What is a CHA?

The O’Neal Comprehensive Cancer Center at UAB, through the Deep South Network and other programs, has built a more than 20 years infrastructure utilizing the Community Health Advisor (CHA) model to train women and men who are “natural helpers” to provide cancer awareness and early detection messages and resources to their communities.  The CHAs are further trained as research partners (CHARPs) to develop, implement, and evaluate multi-level participatory research and education programs that focuses on systems, agents of change and individuals in order to reduce cancer health disparities.  There have been more than 1200 CHARPs trained through Deep South Network and other projects to reach African Americans and other medically under-served to include cancer screening, healthy lifestyles, environmental evaluations, and community based research intervention.

Below is an example of some of the roles that the CHA/CHARPs have been trained:

  • To educate and support others in their community by:
    • Talking with them about the need for and benefits of early detection and cancer screening
    • Motivating them to be screened
    • Encouraging them as they go for screening
    • Talking with them about their fears
    • Helping them solve problems and work through other barriers to screening
    • Promoting screening and prevention messages for breast, cervical, and colorectal cancer
    • Modeling positive behaviors, attitudes, and beliefs
    • Being a resource for answering or referring questions regarding cancer screening guidelines, procedures, and other information
    • Being a link to support services for cancer survivors
  • To identify, recruit, and consent a minimum number of men and/or women from your community to participate in two surveys (baseline and follow-up). The purpose of the survey is to gather baseline data.
  • To respect and protect confidentiality and to adhere to ethical guidelines set forth by the project and its sponsoring institutions
  • To complete training program ( usually 6 to 10 hours)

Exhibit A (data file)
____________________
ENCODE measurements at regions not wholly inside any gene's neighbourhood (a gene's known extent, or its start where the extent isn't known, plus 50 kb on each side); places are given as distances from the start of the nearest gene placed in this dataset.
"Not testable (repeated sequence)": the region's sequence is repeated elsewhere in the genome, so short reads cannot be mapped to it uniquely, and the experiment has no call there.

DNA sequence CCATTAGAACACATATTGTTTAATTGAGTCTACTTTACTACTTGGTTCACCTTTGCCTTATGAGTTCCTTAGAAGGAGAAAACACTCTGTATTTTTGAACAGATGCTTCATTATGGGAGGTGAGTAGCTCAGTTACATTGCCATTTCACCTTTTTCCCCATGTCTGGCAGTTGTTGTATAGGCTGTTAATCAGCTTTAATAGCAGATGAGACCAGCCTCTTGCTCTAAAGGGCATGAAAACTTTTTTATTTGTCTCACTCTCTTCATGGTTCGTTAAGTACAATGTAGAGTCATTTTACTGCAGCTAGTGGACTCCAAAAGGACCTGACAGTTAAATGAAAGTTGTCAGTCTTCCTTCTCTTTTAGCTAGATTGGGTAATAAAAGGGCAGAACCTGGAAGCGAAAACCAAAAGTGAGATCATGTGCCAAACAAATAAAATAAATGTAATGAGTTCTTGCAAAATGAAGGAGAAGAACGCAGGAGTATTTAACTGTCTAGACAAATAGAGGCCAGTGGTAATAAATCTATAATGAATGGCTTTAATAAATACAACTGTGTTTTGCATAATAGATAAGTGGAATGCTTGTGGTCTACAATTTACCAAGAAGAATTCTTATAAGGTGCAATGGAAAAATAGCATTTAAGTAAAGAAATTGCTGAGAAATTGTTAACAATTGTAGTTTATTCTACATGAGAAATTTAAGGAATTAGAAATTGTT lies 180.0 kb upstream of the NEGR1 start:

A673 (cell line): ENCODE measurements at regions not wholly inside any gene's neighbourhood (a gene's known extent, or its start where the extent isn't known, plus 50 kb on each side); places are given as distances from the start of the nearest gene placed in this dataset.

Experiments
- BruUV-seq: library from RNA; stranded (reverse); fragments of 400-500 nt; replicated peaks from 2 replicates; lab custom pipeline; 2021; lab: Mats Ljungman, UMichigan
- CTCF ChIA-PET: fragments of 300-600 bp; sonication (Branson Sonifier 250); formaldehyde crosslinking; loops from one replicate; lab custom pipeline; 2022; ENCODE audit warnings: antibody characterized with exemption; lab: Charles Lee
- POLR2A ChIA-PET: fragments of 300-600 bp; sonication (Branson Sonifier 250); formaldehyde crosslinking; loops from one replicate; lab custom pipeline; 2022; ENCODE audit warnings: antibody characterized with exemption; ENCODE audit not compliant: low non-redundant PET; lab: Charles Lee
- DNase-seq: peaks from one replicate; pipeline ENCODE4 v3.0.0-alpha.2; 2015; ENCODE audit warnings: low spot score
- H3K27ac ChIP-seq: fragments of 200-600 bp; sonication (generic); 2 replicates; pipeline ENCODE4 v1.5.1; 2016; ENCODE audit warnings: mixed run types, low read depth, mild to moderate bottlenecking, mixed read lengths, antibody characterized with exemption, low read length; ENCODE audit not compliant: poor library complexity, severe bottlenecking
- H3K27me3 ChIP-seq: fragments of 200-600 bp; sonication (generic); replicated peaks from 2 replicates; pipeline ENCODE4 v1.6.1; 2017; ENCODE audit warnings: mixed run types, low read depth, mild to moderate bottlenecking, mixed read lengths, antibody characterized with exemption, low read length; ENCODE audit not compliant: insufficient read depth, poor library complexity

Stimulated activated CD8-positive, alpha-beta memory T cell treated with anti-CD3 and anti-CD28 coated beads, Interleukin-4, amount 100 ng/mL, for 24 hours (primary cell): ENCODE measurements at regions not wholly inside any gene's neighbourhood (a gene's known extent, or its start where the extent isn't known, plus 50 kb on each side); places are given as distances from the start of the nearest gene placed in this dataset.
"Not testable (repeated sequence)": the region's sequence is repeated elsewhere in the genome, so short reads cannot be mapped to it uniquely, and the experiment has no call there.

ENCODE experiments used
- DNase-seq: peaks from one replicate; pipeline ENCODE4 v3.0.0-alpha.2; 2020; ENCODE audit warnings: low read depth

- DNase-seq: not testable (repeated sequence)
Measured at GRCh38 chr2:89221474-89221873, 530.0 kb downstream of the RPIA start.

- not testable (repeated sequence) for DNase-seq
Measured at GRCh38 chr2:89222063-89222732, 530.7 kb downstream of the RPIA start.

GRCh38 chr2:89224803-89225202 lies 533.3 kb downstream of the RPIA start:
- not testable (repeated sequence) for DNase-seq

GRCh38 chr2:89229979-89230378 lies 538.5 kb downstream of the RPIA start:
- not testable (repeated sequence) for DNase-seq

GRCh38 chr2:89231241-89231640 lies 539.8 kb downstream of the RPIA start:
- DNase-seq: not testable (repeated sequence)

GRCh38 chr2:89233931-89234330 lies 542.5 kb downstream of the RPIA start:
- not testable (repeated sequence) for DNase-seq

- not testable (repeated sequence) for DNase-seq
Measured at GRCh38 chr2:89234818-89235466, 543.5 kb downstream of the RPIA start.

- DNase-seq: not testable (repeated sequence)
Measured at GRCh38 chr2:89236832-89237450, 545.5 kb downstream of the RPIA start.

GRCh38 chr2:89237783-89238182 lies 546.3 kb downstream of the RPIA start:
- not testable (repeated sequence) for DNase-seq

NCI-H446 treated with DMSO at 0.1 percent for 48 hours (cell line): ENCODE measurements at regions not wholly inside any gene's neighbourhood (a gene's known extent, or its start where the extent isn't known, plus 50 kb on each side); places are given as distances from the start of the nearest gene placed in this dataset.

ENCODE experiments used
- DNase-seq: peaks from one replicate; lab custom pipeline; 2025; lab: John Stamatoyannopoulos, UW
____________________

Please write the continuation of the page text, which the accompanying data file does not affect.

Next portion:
• To attend and actively participate in monthly maintenance meetings and other project-related events
  • To keep current on research certifications
  • To be an advocate for the project
  • To attend the annual Deep South Network Institute

In addition to their roles, there are expectations of CHARPS:

  • To follow-up with contacts, repeat positive messages regarding screening and prevention, and encourage and support them in receiving their cancer screening
  • To establish and maintain partnerships with local churches, businesses, agencies, and healthcare organizations
  • To provide additional cancer awareness messages in your community (workplace/neighborhood/church) as opportunities arise
  • To keep and turn in activity records and to report activities in a timely manner
  • To participate in outreach activities based upon a Community Action Plan (CAP) developed by the CHARPs  and the County Network Partnership Group (NPG)
  • To use the County CHARP Coordinator, the NPG, and the Deep South Network as resources for technical assistance and advice
  • To serve as a role model by personally following American Cancer Society (ACS)/National Cancer Institute (NCI) guidelines for early detection of breast, cervical, and colorectal cancer
  • To agree to abide by a process for resolution of conflict that may arise in the course of implementing the Deep South Network project

CHA Outcomes

Through the utilization of the CHA model, the O’Neal Comprehensive Cancer Center Deep South Network Program, has been able to successfully have the following outcomes:

  • Identify, recruit and train over 1200 CHAs
  • Promote awareness, change behavior, screening
  • Effectively assist compliance with diagnostic and treatment recommendations
  • Increase minority participation in clinical trials
  • Develop and deliver culturally relevant cancer information
  • Implement evidence-based cancer prevention programs in underserved communities
  • Integrate healthy lifestyles in cancer prevention medicines
  • Conduct culturally relevant community outreach and community-based research intervention
  • Educate and translate research interventions in underserved communities
  • Link scientists to community
  • Build coalitions/Community Advisory Boards
  • Translate research in medically underserved communities
  • Train research staff and community members for cancer research
  • Ensure compliance of all state and federal regulations for administration and research
  • Serve as community liaison to CCC Scientists